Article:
Trevor Pinch, Science and Technology Studies, tells the story of two competing inventors in the 1960s: Robert Moog ’65 and Donald Buchla. Both were working to build the first commercially viable electronic synthesizer. In the end, Moog’s synthesizer became mainstream and Buchla’s did not, and the reasons are far from arbitrary.
“Moog always had keyboards on his synthesizers—they were built around technical standards that involve octaves of music,” Pinch says. “Buchla, on the other hand, said, ‘We’ve got this new source of sound, electronics—why be stymied by an old interface, the keyboard?’”
Buchla, who recently passed away, imagined a new music involving sweeps of sound and unusual timbres, Pinch continues. “But the fact that most synthesizers you see now have keyboards on them shows how a certain notion of music from our culture gets embedded into the hardwiring of the technology,” he says.
Telling the story of these synthesizers and their significance exemplifies one kind of work Pinch does. Rather than uncover the effect technology has on society, he studies how society impacts the development of technology—an approach that he pioneered, with others, in the late 1980s and early ‘90s. Pinch has continued to forge new fields of study—most recently the role that sound has played in shaping our world.
How the Culture of a Science Discipline Shapes Its Scientific Approach
As an undergraduate student in physics, Pinch became interested in the sense that scientific knowledge and practice were neutral, above and separate from society. “It seemed that scientific knowledge was immune to the social, cultural world,” he says.
Upon graduation, Pinch entered a program in sociology at Bath University and chose science as his subject. For his research, he interviewed scientists all over the United States, traveling everywhere by Greyhound bus. “I didn’t know the reputation that the buses had in the U.S. at the time,” he recalls. “When I called these elite physicists and told them I was at the bus station, they all rushed to come get me!”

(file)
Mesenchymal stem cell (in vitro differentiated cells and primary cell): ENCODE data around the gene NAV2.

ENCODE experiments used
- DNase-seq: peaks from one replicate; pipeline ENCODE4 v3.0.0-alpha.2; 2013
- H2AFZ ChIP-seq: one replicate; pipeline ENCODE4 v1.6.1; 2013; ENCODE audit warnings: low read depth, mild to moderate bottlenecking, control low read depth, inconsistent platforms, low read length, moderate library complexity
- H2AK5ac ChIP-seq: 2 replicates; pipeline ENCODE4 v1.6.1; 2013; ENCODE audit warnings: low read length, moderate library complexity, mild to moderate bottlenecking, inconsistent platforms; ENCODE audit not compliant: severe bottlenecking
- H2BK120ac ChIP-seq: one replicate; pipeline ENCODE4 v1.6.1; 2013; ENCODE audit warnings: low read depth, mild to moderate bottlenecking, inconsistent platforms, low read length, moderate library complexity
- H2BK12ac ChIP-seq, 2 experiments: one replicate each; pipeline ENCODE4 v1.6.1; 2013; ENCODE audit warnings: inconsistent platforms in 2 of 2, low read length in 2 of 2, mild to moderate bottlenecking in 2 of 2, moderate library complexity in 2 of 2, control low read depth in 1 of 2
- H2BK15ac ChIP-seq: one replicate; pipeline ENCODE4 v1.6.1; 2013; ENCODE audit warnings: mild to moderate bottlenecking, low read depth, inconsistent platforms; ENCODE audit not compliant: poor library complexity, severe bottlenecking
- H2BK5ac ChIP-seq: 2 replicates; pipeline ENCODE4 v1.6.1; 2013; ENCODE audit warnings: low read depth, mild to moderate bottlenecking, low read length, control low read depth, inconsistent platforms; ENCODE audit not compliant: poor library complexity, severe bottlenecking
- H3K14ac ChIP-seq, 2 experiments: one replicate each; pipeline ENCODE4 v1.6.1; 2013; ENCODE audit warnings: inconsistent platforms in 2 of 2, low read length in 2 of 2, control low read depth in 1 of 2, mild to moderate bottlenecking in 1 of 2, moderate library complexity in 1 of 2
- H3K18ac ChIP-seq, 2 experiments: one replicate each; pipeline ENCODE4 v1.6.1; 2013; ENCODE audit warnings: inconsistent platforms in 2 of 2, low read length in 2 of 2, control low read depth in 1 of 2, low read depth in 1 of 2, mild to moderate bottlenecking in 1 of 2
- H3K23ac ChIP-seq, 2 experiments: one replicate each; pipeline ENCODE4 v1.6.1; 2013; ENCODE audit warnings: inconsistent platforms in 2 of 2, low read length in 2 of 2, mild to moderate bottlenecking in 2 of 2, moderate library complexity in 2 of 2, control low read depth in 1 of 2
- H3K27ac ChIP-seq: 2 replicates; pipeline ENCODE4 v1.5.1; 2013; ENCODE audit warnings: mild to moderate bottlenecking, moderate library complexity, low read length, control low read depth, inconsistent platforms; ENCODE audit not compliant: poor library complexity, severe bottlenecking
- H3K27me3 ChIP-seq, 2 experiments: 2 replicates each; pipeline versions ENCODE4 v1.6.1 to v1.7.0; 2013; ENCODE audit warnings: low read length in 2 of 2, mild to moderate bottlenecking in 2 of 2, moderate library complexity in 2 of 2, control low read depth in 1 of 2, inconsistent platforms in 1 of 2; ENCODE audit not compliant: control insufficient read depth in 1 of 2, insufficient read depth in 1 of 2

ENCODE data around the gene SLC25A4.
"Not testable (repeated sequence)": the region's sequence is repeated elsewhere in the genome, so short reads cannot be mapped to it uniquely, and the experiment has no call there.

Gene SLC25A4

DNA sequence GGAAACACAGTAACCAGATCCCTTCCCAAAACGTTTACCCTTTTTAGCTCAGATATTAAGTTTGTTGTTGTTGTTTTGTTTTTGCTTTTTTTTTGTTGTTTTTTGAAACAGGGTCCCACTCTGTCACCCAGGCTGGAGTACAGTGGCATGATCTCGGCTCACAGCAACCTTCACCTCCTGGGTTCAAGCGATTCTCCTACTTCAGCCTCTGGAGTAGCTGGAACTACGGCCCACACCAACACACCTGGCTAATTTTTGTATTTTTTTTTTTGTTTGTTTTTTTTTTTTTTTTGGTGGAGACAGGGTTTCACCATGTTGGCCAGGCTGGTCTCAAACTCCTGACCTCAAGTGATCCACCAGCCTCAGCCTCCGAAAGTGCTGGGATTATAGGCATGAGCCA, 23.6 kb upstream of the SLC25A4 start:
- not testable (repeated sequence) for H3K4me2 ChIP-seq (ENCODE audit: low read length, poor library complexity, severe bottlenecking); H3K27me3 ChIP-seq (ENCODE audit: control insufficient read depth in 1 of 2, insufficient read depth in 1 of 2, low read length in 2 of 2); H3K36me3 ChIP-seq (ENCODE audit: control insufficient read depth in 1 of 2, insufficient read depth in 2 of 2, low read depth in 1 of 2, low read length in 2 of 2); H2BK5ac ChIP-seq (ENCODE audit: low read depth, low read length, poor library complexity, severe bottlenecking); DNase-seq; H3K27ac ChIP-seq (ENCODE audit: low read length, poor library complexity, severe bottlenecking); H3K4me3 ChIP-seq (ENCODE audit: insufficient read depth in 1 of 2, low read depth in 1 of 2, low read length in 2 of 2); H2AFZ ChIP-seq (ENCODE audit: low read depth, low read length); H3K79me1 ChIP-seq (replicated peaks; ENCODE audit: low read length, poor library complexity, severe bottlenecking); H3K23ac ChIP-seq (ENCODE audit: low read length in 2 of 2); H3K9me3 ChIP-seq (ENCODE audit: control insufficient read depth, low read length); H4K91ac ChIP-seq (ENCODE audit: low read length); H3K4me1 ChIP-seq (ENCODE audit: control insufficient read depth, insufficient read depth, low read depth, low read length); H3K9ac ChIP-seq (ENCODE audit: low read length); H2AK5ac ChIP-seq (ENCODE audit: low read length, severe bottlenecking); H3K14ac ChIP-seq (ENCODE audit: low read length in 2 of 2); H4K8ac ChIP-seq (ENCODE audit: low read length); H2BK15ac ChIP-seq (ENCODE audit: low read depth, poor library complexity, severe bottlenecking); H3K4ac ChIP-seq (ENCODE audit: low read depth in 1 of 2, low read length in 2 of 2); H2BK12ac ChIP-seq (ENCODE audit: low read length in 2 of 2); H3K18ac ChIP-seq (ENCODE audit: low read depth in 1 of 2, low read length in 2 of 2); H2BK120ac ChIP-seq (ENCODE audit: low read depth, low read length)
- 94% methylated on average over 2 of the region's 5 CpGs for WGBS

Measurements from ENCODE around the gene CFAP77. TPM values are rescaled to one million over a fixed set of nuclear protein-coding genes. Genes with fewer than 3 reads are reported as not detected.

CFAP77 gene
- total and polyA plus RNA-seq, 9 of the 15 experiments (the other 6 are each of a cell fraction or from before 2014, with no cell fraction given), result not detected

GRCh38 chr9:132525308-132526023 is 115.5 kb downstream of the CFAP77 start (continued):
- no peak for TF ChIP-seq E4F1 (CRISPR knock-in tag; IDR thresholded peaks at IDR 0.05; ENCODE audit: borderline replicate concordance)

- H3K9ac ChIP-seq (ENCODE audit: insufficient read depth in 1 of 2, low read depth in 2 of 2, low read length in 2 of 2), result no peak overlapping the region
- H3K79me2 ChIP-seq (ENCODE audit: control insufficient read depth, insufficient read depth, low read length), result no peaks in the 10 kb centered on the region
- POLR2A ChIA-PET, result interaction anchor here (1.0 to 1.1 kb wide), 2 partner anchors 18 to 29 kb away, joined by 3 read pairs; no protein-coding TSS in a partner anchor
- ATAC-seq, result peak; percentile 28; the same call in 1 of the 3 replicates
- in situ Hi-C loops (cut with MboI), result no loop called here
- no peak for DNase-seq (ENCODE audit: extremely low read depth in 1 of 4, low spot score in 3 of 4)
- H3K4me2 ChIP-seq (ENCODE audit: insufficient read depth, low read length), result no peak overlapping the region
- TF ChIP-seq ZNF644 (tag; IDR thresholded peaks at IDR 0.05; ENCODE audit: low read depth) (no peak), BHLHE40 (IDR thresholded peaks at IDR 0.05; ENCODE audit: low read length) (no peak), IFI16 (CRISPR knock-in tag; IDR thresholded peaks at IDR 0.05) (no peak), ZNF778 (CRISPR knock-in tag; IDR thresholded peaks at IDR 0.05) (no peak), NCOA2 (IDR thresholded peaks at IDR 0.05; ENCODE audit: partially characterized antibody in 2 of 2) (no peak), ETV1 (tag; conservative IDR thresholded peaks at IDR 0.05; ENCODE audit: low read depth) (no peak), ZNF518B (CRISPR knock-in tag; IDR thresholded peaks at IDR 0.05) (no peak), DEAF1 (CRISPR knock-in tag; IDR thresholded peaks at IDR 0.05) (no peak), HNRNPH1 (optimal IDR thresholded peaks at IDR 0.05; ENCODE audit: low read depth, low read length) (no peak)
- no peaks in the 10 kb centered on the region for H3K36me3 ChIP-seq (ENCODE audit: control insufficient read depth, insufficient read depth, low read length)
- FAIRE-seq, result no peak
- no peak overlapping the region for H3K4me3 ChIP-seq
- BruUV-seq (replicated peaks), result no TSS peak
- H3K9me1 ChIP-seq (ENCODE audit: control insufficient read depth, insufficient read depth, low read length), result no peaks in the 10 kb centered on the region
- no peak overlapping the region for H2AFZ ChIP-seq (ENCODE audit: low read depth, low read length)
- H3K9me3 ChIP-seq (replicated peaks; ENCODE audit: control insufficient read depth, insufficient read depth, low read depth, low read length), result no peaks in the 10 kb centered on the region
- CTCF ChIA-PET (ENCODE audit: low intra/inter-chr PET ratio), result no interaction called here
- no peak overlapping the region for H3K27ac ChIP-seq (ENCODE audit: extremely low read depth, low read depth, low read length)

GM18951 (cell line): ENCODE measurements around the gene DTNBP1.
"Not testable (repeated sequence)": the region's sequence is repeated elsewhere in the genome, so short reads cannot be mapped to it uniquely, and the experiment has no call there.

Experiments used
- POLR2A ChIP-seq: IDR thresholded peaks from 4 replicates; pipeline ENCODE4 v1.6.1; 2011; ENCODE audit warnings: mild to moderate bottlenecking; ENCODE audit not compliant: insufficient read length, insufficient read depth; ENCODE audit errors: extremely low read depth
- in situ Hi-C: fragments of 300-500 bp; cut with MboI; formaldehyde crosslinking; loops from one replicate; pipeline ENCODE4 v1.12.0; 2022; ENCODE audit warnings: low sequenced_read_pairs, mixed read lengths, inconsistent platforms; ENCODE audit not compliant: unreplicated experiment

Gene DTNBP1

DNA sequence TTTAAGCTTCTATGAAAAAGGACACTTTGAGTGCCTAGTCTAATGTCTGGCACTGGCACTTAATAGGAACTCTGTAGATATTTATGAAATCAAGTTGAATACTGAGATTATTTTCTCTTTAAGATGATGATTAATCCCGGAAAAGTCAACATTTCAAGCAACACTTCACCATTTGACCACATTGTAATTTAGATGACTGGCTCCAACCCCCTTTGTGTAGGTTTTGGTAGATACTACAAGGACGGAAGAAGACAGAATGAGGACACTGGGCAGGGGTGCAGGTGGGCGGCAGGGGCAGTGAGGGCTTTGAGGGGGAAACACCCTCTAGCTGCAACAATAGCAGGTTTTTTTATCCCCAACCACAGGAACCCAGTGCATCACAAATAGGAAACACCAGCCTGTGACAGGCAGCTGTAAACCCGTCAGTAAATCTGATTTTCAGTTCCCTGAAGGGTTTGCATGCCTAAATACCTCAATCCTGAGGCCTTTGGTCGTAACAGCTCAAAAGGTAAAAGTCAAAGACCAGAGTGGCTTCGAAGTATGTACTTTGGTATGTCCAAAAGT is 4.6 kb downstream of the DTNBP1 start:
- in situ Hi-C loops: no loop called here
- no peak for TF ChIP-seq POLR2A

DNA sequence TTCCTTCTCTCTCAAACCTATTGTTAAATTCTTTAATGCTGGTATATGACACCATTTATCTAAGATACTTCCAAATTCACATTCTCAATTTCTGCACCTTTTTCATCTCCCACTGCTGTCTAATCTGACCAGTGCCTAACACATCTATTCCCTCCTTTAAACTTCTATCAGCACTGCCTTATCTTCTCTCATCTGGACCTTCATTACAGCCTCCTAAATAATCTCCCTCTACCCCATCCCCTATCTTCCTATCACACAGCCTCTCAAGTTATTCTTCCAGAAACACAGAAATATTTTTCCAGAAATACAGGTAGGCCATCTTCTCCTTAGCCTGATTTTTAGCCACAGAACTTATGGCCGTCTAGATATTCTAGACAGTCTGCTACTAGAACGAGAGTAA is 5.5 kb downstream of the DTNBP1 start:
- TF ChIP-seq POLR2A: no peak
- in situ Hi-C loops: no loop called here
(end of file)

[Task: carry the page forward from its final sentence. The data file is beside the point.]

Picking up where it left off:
Pinch survived the trip, and his research led to a first book, Confronting Nature: The Sociology of Solar-Neutrino Detection (Springer, 1986). It examined the culture of the physics community, and how that culture shaped the way they approached a scientific problem. Pinch subsequently applied the same technique—looking at the impacts of culture—to technology.
The Social Construction of Technology
“We used as a case study the history of the bicycle,” he explains. The bicycles of the Victorian era, called penny-farthings, had one very large wheel and one tiny wheel, and were used mostly for sport. Along with Dutch sociologist, Wiebe E. Bijker (Maastricht University), Pinch showed how the evolution of the bike was propelled and constrained by societal issues.
“There were people who found the standard bike too dangerous,” says Pinch. “Also for reasons of fashion and etiquette, women weren’t supposed to be seen riding such a high-wheeled bike. So we showed how the bicycle manufacturers and engineers of the 1890s are shaped by these social groups and a need for a different sort of bicycle. We called that the social construction of technology.”
When Pinch came to Cornell in 1990, his task was to build a graduate program in the burgeoning field of science and technology studies—a field with Pinch’s theory of the social construction of technology as one of its pillars. In Ithaca, Pinch realized that Moog’s synthesizer factory was up near Trumansburg, New York, and he set about applying his concept to electronic synthesizers—publishing a book-length study, Analog Days: The Invention and Impact of the Moog Synthesizer (Harvard University Press, 2002). The topic revived Pinch’s own career as an electronic musician and inspired him to pursue a related but new course of inquiry: the study of sound.
The Interesting Phenomenon of Sound